BO JUNG AND SOON YOUNG KIM PROFESSORSHIP OF EAST ASIAN SCIENCE AND TECHNOLOGY
Established in 2003 by Dr. Dong-Won Kim in honor of his parents

DONG-WON KIM has contributed to the Johns Hopkins University Zanvyl Krieger School of Arts and Sciences through his scholarship, his philanthropy, and his academic collaborations, working to unite the histories of science in the East and West in the modern period in the same spirit as the esteemed academic Joseph Needham did for China and the West. In 2003, Dr. Kim established the Bo Jung and Soon Young Kim Professorship of East Asian Science and Technology in honor of his parents. Dr. Kim’s support has helped to make Johns Hopkins one of the world's leading centers for the historical study of modern East Asian science and technology.

Dr. Kim earned his BS in computer science and statistics at Seoul National University. He did his graduate work at Harvard University, where he was awarded an MA in 1988 and a PhD in 1991 from the Department of the History of Science. He has served as a visiting professor at the University of Cambridge, Harvard University, Needham Research Institute in Cambridge, and the Korea Advanced Institute of Science and Technology. Dr. Kim currently serves as a visiting professor in the Department of the History of Science and Technology at The Johns Hopkins University Zanvyl Krieger School of Arts and Sciences. Through his research and publications, Dr. Kim has enhanced the academic prestige of Johns Hopkins.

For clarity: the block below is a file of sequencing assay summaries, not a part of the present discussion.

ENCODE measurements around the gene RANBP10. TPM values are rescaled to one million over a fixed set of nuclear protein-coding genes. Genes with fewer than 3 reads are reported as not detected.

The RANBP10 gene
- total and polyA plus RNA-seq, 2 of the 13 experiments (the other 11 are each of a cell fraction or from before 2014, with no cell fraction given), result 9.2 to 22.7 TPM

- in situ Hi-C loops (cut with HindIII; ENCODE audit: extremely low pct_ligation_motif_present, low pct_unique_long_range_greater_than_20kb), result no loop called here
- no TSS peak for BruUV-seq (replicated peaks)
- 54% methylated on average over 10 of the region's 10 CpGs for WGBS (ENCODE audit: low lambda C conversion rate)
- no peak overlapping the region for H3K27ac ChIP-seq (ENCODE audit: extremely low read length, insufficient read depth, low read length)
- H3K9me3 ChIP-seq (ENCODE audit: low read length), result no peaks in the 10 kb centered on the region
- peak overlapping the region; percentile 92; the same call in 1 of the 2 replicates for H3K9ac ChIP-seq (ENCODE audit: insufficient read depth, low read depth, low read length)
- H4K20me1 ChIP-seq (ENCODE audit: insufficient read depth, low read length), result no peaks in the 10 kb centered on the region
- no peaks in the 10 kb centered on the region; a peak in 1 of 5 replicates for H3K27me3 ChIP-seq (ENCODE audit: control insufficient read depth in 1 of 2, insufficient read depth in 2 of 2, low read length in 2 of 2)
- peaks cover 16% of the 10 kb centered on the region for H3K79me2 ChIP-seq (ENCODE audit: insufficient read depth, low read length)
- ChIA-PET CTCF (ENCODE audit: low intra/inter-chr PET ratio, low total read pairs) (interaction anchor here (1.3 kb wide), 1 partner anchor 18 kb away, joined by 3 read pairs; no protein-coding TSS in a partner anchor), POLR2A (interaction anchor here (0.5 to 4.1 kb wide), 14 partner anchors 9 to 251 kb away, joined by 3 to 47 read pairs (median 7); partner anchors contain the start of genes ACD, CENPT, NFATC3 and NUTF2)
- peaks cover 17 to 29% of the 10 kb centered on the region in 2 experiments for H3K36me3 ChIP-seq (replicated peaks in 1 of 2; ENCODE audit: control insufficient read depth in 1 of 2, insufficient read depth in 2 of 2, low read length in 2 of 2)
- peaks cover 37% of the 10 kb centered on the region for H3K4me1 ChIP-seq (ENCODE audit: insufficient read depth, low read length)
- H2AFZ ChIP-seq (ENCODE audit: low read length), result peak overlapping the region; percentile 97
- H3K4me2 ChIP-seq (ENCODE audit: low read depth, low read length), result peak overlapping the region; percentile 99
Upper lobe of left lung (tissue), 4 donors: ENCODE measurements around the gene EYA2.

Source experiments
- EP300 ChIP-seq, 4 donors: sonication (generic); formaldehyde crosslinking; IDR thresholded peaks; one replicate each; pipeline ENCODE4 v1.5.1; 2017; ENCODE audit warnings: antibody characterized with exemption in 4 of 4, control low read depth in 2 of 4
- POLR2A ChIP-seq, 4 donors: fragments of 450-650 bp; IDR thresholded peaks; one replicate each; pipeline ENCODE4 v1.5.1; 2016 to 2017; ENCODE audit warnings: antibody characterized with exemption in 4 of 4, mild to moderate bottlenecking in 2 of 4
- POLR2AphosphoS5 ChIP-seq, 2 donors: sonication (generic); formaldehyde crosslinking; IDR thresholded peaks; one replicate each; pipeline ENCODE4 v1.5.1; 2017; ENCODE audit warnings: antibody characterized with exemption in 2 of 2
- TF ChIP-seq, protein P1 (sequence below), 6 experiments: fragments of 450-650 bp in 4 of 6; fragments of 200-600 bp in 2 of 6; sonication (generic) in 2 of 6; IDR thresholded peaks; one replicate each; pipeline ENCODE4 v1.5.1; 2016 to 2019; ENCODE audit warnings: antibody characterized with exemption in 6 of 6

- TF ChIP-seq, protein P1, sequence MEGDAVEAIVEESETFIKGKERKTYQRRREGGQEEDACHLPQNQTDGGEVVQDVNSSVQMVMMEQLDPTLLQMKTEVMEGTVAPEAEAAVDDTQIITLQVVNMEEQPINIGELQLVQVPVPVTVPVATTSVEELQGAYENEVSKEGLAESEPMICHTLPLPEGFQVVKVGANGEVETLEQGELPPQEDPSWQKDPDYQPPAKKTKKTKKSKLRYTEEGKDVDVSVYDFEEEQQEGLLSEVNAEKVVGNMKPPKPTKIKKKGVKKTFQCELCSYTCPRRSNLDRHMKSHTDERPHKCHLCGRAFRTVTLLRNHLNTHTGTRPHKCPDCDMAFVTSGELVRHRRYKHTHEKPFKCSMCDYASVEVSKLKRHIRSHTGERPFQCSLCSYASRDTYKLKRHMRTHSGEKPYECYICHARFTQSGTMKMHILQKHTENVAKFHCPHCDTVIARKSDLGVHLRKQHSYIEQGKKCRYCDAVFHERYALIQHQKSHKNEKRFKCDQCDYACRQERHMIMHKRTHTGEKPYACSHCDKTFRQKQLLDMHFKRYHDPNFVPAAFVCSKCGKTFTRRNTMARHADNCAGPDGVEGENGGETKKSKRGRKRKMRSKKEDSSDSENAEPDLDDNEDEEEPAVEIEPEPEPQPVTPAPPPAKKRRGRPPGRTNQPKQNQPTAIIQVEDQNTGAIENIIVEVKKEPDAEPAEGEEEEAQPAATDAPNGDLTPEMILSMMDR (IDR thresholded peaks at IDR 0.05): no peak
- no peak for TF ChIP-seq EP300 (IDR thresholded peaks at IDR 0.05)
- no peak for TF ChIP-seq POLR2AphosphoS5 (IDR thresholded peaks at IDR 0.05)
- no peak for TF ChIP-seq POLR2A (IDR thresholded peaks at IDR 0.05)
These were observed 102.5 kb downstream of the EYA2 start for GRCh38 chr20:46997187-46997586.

YULIA FRUMER, the Bo Jung and Soon Young Kim Professor of East Asian Science and Technology, is a historian focusing on development of sciences and technologies in East Asia during the 19th century. She is particularly interested in processes of cross-cultural scientific and technological exchange, both within the broad East Asian region and between East Asian cultures and the West. Her current research projects deal with the history of Japanese astronomical timekeeping, meteorology and navigation technologies. Yulia Frumer finished her PhD in the Program in History of Science at Princeton University, and she spent the 2012-2013 academic year at the Max Planck Institute for the History of Science in Berlin.